In my reading this week I came across a blog post from Tom Peters entitled Strategy: War on Systems. Tom talks about “systems” within an organization and while they are developed with good intentions, they often become inhibitors to achieving the organizational mission. I talk about this very subject quite a bit on my blog also. In fact while reviewing my notes for blog post ideas I found this entry:
“Software Development lessons learned (process is both friend and foe) – Software development friend and foe”.
This thought matches exactly with Tom’s thought about war on systems. Your software development process has steps that exist to produce output and serve customers. Over time, the process becomes more elaborate. Steps are added to prevent faults that happened in the past, to satisfy regulatory requirements, to satisfy best practices, or even recommendations from a consultant. As Tom put it, this type of system or process can “strangle” the organization. It becomes a priority just to follow the process and team members lose site of the original mission. Team members become process engineers as they navigate the process from end-to-end and feel accomplished when they can check-off each step completed.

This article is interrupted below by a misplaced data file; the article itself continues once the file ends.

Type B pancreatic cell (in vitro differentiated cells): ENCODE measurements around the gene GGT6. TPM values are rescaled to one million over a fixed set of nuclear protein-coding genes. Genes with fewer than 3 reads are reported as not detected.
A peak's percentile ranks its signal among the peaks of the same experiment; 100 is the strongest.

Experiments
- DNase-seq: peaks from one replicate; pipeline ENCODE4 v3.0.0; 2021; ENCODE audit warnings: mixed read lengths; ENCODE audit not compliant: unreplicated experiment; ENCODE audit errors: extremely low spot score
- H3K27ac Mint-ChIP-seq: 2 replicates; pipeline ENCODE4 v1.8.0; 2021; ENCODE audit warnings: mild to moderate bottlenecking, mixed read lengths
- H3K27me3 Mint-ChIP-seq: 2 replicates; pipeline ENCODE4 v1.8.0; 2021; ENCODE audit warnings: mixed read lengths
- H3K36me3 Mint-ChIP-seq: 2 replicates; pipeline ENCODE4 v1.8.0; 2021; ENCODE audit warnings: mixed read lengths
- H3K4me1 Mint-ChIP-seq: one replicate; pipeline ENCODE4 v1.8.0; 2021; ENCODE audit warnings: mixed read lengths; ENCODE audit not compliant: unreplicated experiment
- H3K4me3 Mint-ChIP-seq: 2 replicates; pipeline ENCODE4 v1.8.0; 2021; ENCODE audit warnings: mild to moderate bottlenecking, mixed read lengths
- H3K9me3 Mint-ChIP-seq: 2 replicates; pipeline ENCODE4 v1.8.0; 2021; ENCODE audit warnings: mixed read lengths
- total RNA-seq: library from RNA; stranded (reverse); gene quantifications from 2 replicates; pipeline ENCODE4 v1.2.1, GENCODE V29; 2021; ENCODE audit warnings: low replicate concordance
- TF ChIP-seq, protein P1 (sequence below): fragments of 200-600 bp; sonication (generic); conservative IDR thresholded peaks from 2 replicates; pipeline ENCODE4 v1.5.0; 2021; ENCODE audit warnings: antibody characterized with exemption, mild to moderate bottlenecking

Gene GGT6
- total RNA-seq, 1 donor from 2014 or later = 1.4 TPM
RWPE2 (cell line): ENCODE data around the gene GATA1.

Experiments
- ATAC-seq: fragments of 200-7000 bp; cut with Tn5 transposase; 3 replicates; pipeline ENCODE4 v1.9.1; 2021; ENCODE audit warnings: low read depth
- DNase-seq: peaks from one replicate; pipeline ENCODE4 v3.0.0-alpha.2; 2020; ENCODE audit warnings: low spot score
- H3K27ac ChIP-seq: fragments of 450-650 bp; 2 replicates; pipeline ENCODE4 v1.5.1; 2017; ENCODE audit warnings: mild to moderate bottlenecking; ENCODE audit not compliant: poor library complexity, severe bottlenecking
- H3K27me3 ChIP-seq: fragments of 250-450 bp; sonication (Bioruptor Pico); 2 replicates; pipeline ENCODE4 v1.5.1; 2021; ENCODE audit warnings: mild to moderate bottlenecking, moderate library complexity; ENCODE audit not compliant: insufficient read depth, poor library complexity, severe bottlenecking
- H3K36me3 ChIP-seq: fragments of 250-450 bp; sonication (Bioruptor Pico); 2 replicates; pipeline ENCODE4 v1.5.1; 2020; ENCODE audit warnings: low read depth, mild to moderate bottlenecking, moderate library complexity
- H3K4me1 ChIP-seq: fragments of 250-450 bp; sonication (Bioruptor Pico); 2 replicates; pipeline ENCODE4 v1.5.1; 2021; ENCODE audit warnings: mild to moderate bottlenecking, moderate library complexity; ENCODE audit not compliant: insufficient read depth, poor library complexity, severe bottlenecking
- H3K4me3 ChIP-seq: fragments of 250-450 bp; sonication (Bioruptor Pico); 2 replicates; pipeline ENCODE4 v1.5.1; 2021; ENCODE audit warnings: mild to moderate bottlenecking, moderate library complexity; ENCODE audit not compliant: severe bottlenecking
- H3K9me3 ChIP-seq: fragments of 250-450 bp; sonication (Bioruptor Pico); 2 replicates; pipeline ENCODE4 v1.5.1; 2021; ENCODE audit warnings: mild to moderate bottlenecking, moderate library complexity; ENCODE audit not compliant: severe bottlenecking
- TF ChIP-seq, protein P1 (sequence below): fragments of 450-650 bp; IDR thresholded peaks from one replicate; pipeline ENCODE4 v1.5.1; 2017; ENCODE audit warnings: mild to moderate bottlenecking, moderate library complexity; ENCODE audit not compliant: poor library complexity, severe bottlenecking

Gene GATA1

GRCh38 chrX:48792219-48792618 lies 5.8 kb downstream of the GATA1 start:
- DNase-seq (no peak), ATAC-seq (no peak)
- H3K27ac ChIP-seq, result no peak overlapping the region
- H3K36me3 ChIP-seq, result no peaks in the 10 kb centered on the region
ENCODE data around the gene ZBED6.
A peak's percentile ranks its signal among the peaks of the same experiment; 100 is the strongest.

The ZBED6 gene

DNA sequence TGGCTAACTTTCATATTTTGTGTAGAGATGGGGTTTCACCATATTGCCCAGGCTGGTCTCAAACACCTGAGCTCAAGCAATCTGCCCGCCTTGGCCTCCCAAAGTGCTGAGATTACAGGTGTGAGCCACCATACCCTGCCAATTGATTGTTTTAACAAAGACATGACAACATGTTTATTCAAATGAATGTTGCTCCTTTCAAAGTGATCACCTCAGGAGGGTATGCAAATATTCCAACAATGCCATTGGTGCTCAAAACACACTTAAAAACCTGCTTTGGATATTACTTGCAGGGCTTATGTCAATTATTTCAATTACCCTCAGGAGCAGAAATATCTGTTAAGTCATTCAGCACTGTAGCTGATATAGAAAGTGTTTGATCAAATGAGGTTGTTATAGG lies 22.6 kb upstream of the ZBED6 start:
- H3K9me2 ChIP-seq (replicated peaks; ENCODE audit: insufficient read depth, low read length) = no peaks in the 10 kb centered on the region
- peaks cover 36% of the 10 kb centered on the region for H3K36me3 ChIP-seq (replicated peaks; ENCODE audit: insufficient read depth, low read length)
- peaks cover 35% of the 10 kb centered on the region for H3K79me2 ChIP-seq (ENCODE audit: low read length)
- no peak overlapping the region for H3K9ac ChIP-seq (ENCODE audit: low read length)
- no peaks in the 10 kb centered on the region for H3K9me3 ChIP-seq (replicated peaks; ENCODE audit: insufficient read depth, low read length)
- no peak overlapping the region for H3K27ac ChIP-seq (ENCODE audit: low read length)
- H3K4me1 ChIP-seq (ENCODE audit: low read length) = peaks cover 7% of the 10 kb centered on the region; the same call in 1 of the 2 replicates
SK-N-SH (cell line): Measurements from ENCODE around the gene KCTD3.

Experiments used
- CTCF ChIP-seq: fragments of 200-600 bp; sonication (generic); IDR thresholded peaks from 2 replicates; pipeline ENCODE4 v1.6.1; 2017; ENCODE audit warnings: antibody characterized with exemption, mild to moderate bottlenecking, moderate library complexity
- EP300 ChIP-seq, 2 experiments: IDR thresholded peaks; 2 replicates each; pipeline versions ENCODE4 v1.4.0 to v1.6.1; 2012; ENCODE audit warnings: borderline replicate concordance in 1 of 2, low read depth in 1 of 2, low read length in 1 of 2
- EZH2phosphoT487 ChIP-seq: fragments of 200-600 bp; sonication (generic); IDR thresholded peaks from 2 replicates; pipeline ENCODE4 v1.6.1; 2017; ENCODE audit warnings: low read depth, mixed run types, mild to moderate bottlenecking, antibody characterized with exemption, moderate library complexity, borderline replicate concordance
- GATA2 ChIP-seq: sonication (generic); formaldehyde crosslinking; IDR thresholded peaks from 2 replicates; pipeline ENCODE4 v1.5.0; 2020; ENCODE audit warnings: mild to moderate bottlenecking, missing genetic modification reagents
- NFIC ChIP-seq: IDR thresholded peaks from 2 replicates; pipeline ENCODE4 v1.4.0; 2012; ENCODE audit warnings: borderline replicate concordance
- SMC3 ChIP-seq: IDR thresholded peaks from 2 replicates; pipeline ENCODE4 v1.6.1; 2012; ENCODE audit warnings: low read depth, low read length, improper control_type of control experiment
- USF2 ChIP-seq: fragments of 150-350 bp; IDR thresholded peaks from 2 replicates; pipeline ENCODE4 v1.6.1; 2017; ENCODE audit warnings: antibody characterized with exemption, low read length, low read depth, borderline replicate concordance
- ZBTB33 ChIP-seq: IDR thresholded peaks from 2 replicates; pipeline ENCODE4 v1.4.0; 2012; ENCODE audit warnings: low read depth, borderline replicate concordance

It’s a safe bet to say that end customer rarely has influence into the design of the process. Ultimately, the customer has to buy the output and no one else. So make sure your people have the ability to call-out and question process steps that don’t provide value for the customer. This is a big step for an organization that wants to increase its customer focus.